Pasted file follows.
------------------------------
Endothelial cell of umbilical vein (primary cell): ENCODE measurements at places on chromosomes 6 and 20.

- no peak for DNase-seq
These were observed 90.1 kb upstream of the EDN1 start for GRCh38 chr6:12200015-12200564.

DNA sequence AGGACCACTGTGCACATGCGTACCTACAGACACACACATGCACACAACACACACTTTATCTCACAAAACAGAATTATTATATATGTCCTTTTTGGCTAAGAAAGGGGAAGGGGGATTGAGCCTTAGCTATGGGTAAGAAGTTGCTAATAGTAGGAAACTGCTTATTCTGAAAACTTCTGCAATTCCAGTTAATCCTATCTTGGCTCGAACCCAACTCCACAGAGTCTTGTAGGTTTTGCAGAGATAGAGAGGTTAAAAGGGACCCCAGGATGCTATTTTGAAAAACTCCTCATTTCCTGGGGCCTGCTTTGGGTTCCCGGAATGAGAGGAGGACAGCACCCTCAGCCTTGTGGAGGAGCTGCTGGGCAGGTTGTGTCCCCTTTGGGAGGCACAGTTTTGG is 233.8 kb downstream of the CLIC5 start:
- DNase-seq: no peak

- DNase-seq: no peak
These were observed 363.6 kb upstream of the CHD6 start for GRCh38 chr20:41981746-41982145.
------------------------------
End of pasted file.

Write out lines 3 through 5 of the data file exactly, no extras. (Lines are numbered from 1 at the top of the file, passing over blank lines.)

These were observed 90.1 kb upstream of the EDN1 start for GRCh38 chr6:12200015-12200564.

DNA sequence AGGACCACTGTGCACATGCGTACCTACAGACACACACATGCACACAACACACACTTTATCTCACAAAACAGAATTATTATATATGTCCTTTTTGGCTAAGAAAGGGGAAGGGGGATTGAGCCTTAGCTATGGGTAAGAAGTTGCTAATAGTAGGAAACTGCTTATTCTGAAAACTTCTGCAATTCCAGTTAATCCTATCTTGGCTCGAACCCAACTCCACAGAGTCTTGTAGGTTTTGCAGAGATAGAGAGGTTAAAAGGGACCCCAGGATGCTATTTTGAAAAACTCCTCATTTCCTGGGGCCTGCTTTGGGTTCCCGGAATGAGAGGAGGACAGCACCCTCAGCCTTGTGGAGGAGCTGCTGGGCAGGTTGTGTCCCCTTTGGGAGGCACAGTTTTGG is 233.8 kb downstream of the CLIC5 start:
- DNase-seq: no peak